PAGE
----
We’ve written often about Universal Design principals when remodeling for home healthcare, but here are some thoughts about design elements to avoid. Although the design found in a home is a matter of personal taste, there are a some design elements that professionals think are overused in our homes. eLocal.com polled its panel of experts to find out what elements in home improvement need to be put to rest. Their responses and the reasons for them might not be what you expected. Curious to see what they thought? We present the top 5 design mistakes homeowners make…
How is Technology Affecting the Way we Live at Home?
This question from eLocal.com was asked of several expert home remodelers, and I found the responses insightful and thought provoking. Here are some of the comments that caught my attention [edited]. Pay particular attention to the last comment.
Home technology is becoming much more cost-effective for middle class households. Years ago, systems like home automation were reserved for high-end renovations and home construction. With recent innovations such as smart phones and the iPad, wireless devices can be tied into lower cost automation systems for a similar level of control. In the past few years as energy prices have risen, we have seen many homeowners wanting to regulate their lighting and HVAC with automation, cutting their emissions and monthly bill.
Moving into the future, I expect technology to continue becoming more accessible to “everyday people.” Also, I expect to see growth in the systems used to monitor energy usage, as well as systems used to monitor older adults aging in place, especially as baby boomers retire.
I found a book on home remodeling that may help you or your aging parents. It reminded me of mom’s story and the fact that housing needs change as we move through life stages.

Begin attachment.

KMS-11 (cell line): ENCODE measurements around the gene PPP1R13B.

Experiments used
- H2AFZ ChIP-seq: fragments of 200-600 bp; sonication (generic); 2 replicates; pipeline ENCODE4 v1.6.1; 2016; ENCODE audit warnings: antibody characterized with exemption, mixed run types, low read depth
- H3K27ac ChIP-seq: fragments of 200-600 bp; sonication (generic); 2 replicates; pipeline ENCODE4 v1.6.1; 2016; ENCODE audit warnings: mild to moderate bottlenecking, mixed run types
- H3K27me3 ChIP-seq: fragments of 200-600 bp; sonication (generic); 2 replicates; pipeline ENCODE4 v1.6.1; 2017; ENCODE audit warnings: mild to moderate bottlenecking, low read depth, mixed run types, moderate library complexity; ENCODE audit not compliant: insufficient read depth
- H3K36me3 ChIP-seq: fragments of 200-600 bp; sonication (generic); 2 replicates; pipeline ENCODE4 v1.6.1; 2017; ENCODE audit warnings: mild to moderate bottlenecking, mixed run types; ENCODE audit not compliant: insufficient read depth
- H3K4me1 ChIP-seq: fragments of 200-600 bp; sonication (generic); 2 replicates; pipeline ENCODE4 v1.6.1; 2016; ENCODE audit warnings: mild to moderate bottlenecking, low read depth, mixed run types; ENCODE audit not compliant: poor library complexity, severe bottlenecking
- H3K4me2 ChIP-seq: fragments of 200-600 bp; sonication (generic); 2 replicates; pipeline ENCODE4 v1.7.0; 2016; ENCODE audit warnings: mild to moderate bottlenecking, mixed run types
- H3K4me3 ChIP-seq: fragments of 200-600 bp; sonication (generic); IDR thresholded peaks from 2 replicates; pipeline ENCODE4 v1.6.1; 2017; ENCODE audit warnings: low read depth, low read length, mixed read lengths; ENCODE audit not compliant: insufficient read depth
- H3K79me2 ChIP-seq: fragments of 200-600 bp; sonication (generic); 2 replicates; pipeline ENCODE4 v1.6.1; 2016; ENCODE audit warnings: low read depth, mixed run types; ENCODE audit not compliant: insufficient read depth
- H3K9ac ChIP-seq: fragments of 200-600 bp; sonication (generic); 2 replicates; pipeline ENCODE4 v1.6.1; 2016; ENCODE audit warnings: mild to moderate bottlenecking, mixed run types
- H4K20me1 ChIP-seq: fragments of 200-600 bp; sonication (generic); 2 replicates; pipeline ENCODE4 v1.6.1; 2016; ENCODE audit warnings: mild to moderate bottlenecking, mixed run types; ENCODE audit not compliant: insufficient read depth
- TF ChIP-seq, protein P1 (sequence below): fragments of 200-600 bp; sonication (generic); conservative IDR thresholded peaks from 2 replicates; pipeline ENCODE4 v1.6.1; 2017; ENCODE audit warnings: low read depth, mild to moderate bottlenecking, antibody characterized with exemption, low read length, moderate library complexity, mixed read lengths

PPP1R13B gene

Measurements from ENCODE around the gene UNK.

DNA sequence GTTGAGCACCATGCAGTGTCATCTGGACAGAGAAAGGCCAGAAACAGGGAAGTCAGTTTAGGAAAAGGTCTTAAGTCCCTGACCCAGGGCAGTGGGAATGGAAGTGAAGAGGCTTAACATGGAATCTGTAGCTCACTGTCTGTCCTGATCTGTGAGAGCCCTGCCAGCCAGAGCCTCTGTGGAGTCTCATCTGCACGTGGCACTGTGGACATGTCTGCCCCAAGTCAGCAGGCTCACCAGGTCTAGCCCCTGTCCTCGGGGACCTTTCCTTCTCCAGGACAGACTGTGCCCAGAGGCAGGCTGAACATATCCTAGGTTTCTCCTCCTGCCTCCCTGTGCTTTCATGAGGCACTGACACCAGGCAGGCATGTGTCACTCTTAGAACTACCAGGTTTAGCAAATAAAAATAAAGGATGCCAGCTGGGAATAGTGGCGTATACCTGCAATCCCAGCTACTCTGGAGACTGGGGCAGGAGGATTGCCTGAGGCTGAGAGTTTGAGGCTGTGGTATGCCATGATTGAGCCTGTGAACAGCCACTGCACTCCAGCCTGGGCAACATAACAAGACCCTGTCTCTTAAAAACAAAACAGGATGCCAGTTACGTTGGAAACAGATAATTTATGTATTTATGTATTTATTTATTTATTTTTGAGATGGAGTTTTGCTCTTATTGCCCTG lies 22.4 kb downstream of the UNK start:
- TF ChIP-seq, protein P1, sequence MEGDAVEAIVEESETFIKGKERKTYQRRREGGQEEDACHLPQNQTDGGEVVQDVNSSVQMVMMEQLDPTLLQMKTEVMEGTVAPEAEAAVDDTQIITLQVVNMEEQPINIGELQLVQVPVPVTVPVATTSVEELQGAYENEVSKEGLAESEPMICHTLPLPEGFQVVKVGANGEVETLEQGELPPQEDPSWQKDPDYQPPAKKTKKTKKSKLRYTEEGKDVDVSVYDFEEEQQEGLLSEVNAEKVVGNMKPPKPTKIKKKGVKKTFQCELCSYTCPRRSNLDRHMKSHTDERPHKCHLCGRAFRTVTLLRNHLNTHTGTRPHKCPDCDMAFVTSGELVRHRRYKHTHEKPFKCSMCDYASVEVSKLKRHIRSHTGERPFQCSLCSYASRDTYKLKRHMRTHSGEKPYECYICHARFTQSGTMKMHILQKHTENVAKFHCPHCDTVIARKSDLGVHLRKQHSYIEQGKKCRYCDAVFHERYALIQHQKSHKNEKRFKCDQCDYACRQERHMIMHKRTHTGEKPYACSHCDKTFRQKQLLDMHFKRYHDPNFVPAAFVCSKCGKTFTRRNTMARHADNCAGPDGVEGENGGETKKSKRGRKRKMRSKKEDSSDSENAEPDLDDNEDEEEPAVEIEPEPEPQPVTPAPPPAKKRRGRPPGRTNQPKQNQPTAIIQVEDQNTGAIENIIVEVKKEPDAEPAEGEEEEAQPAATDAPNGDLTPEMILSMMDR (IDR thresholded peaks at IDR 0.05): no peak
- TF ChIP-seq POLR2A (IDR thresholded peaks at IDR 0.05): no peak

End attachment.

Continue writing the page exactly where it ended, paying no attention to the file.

Mom & Dad were both chain smokers, but thankfully I never started. After dad died, mom sold their home in McLean and bought a nice little condo in Fairfax. She even replaced the large-scale furniture with units that better fit the smaller space. ‘Good move. That worked fine for a few years, but without dad she grew more lonely and needed more care. Her emphysema progressed to the point that she was put on oxygen and forced to quit smoking, and she could no longer drive.
As her health deteriorated, one of the best things mom did was to sell the condo and use the money to build an apartment onto my brother’s home. Perry had enough land to expand on, and it gave mom autonomy and a sense of security with family so close by. She still missed dad but was relatively happy there – as happy as she could be given her health problems – until she too finally passed away years later.
I invite you to share your own story as a reply below.
To unlock the door of my wife’s 9-year-old Lexus, I can insert and turn the key OR just press a button on the wireless key fob, but I still need to get the key out of my pocket. I don’t even need to take the key out to unlock or start my newer Infinity because it uses near field communication. I just push a button on the door to get in and turn the ignition to start.
Wouldn’t it be nice to enter the home the same way? As shown in the photo, I still use a key, but many keyless door locks are available. Each has advantages for certain situations, so which option would you prefer? Here are some ideas, but we’d like to hear from you, so leave a reply below.
Managing Stairs: The Stair Lift
By Susan Luxenberg, President, HomeSmart LLC
There are many different types of stair lifts: straight rail stair lifts, curved rail stair lifts, indoor as well as outdoor stair lifts. They can be purchased new or used. [If you have experience with a lift, please tell us about it in our comments section below.]
You do not need to have aging infirmities or be a wheelchair user to be faced with a challenge when negotiating stairs. Leg or back injuries can also make stair climbing painful if not impossible. One of the best options for handling the stairways found both inside your home and out is a stair lift.
Your kids have grown, and they left you empty nested. You no longer need that big house and may have already considered downsizing. 77% of boomers have, considered it at least. But have you done anything about it? Less than 29% have a strategy for downsizing or modifying their home for aging in place.